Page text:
IT operations: To facilitate effective service, operations staff can be allocated by level of user need, from simple self-service solutions and help desk support to more complex application support and infrastructure services. Ticket escalation to these groups should follow a well-documented process.
Enterprise architecture: This group would be a key enabler for the organization as a whole. A typical IT organization should be structured with solution and domain architects throughout the organization, and all reporting in a dotted line to a chief enterprise architect.
Project management: This office would bring structure and support to evaluating, justifying, defining, planning, tracking and executing projects. The function would standardize project management practices, including implementing and using standard tools, facilitating IT portfolio management and determining methodologies for repeatable processes. A director should lead a strategy initiative and create a mission and vision for employees to understand and get behind.
Information security: The creation of an information security office can help place the appropriate focus on securing bank IT resources and information. A chief information security officer would be responsible for aligning security initiatives with bank projects, programs and business objectives, while ensuring that information assets and technology are adequately protected. Security staff would be responsible for establishing and implementing security-related policies as well as security technology infrastructure. Managing business process controls should be led by this group, with the cooperation of IT operations, business services and shared services.
The industry average staffing by area, assuming in-sourced staff in IT, does not necessarily vary by the total size of the institution (Figure 2).
Metrics of success
You can’t manage what you don’t measure, so it is critical that management puts the right metrics in place to track progress and motivate staff. In many financial institutions, however, the IT department is not measured on its ability to resolve issues. People are not held accountable and management doesn’t know if their IT services and processes are working as they should be.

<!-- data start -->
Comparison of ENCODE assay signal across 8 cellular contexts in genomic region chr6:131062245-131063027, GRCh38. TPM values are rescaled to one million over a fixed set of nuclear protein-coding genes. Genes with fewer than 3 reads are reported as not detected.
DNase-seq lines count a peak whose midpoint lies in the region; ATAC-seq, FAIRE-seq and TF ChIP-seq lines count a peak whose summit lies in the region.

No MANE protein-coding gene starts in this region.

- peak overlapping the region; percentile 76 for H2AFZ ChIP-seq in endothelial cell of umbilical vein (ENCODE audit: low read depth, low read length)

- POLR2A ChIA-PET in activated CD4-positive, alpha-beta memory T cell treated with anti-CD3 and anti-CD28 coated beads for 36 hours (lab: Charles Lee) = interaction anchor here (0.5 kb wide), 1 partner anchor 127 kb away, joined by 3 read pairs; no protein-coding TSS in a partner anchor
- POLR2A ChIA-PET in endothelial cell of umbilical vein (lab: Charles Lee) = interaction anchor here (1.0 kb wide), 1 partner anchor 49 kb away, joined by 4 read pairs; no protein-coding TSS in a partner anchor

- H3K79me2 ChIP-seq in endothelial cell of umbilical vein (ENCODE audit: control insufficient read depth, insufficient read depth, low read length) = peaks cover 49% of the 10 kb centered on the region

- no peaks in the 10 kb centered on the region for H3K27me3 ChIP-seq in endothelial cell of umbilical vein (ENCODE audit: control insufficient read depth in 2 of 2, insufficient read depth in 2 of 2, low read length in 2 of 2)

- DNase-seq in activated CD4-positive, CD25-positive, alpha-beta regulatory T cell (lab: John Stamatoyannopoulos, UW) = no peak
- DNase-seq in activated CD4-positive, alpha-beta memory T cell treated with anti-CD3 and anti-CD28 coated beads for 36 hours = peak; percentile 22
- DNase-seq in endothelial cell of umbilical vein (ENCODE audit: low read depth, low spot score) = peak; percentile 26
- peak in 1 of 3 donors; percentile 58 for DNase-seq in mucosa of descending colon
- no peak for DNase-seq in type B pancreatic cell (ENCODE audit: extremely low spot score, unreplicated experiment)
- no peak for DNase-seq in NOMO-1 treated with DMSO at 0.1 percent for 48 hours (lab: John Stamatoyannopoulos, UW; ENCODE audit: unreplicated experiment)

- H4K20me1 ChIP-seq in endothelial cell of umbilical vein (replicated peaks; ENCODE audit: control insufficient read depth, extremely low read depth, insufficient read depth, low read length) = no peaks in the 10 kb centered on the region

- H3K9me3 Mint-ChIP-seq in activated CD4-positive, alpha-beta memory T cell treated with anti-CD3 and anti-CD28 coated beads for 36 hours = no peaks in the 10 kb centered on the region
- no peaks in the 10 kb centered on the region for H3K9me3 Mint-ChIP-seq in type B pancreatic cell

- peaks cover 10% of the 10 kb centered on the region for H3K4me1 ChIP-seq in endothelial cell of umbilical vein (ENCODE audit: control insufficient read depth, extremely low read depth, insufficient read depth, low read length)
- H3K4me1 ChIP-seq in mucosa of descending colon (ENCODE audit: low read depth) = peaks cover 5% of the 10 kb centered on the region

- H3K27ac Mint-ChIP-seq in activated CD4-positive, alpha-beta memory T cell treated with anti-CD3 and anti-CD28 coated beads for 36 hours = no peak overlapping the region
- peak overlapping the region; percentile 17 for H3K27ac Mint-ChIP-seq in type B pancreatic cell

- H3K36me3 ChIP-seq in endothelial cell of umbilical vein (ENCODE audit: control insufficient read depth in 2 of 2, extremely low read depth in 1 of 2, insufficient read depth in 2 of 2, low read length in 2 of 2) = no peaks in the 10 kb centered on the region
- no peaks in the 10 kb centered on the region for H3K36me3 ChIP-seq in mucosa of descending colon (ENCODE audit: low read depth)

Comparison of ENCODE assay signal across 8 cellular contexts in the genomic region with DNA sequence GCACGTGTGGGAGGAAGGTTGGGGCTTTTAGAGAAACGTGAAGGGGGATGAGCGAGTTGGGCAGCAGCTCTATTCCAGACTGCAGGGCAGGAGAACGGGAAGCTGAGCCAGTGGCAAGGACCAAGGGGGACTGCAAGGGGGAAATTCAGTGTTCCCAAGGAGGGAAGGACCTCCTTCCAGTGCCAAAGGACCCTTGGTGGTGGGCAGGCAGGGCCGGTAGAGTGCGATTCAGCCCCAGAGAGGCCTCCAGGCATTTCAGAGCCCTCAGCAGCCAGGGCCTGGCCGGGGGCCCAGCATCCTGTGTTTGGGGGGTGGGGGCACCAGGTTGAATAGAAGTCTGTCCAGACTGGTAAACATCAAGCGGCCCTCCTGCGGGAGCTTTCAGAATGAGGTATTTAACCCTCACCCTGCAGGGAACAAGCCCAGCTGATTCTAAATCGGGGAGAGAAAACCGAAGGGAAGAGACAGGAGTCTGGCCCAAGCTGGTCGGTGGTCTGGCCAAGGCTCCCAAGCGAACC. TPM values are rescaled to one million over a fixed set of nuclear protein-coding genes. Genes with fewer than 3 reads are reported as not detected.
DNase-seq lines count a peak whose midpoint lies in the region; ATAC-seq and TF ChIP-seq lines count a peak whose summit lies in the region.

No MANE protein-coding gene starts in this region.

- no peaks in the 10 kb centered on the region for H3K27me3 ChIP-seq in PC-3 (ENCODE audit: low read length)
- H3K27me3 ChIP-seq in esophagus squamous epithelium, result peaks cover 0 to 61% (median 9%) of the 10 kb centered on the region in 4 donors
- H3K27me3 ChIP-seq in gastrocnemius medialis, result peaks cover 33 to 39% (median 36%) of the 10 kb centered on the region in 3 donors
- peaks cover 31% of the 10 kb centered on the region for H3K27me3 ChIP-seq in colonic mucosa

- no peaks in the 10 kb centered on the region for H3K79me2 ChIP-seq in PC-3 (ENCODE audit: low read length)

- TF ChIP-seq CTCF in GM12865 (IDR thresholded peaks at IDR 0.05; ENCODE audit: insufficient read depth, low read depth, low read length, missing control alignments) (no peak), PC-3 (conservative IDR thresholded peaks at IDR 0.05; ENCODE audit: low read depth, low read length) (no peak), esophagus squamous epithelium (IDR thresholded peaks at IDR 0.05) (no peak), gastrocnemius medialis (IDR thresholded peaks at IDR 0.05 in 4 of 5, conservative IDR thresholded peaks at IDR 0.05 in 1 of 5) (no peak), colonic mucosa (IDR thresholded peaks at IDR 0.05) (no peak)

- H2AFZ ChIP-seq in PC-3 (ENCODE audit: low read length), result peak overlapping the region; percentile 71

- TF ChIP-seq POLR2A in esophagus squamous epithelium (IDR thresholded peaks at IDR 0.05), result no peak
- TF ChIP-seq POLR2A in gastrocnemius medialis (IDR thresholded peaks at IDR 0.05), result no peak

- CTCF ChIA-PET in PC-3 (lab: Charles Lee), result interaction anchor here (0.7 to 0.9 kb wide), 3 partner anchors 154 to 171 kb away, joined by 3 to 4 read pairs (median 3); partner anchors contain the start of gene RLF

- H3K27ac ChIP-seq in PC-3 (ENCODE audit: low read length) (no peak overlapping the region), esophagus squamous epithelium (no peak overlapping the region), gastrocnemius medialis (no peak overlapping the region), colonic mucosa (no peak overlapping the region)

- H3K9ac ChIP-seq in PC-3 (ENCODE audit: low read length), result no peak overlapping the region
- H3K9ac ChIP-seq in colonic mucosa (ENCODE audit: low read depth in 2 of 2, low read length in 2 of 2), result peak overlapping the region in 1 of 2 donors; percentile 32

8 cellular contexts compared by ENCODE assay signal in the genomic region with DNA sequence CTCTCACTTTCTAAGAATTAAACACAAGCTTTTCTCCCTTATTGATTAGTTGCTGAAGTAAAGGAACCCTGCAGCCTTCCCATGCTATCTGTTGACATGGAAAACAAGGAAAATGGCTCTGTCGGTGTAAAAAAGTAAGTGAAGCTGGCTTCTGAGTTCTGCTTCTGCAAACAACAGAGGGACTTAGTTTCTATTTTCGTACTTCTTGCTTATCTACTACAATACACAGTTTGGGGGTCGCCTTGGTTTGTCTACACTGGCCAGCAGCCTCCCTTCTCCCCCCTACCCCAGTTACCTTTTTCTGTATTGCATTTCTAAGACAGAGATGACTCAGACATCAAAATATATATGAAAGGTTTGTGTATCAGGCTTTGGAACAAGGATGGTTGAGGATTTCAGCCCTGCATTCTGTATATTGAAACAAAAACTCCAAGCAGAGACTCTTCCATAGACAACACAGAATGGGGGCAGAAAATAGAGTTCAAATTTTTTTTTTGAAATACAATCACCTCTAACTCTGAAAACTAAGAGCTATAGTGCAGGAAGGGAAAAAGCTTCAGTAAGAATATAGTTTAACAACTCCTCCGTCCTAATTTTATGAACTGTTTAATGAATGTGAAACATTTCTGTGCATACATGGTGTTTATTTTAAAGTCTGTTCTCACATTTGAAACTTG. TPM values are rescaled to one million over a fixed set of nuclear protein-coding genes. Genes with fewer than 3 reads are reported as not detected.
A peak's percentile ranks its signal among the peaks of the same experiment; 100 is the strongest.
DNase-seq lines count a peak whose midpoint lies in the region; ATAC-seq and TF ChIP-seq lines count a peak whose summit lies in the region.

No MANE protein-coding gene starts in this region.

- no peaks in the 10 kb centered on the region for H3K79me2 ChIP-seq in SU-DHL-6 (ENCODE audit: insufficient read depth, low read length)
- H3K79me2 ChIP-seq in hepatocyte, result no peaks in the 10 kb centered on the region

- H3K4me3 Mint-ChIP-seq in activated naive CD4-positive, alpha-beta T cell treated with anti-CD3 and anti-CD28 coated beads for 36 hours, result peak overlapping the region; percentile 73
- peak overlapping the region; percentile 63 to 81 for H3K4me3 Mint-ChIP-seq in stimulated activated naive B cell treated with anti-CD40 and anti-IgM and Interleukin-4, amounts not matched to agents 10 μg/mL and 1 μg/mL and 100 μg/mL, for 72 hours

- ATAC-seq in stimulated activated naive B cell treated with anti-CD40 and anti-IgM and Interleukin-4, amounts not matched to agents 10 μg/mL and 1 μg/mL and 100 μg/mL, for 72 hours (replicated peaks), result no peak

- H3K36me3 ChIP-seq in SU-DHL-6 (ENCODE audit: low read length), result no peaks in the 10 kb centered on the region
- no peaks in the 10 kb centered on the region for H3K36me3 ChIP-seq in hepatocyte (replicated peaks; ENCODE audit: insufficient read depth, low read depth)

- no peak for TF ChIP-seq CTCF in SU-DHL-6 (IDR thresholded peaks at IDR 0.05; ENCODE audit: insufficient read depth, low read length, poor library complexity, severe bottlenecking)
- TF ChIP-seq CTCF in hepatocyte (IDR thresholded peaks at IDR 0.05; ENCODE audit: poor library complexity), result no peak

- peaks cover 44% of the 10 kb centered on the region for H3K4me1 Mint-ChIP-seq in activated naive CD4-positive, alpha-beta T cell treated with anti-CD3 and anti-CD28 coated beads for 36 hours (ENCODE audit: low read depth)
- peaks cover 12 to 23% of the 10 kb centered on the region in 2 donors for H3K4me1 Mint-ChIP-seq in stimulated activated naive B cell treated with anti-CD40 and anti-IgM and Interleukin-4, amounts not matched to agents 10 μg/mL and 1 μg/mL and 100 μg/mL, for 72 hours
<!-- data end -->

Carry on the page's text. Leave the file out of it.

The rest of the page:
So if bank management has determined it wants to move to a new technology, for example, the appropriate performance measures will help determine if they have enough people with the right experience in place—or if they need to hire more personnel or outsource.
In order to quickly get in place a more industry-standard and dynamic IT organization, some banks may need to consider interim solutions, such as outsourcing some difficult-to-find roles, such as information security, IT operations or project management. Over time, these can be brought back in-house or established as an ongoing solution.
For example, given both the importance of IT security and the difficulty in finding the right people for these in-demand jobs, banks may want to consider creating an outsourced or contract team in the interim while beginning a search for a chief information security officer and security managers and analysts.
As in any industry, however, it is important for management to keep attracting and retaining top talent. Technical career paths, industry standard job titles and an increased number of specialized roles will alleviate many employee concerns regarding their own potential obsolescence at the bank. Keeping IT personnel engaged with relevant and important roles to play will go a long way towards keeping them with the bank—and helping the institution remain competitive.
1 “Market & Technology Trends in Banking, NA, 2015” Gartner